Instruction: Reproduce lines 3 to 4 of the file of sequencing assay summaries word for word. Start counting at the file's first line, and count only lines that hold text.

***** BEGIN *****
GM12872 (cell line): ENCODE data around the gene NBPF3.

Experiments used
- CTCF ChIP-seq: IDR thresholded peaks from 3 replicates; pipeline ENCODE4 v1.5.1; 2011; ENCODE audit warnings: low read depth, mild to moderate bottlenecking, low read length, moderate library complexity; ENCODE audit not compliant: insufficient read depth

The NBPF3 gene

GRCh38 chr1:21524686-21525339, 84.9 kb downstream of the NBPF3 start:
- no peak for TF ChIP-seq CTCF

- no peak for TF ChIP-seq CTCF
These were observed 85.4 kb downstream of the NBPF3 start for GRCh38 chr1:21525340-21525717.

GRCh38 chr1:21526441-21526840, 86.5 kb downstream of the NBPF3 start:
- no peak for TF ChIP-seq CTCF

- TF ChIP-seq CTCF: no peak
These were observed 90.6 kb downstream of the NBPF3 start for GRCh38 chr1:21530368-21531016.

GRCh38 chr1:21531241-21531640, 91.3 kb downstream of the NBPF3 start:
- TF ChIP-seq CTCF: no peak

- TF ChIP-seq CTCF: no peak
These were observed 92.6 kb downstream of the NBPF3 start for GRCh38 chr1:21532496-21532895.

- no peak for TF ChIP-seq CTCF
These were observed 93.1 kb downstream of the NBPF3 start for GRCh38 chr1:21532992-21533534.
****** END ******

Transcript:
- CTCF ChIP-seq: IDR thresholded peaks from 3 replicates; pipeline ENCODE4 v1.5.1; 2011; ENCODE audit warnings: low read depth, mild to moderate bottlenecking, low read length, moderate library complexity; ENCODE audit not compliant: insufficient read depth

The NBPF3 gene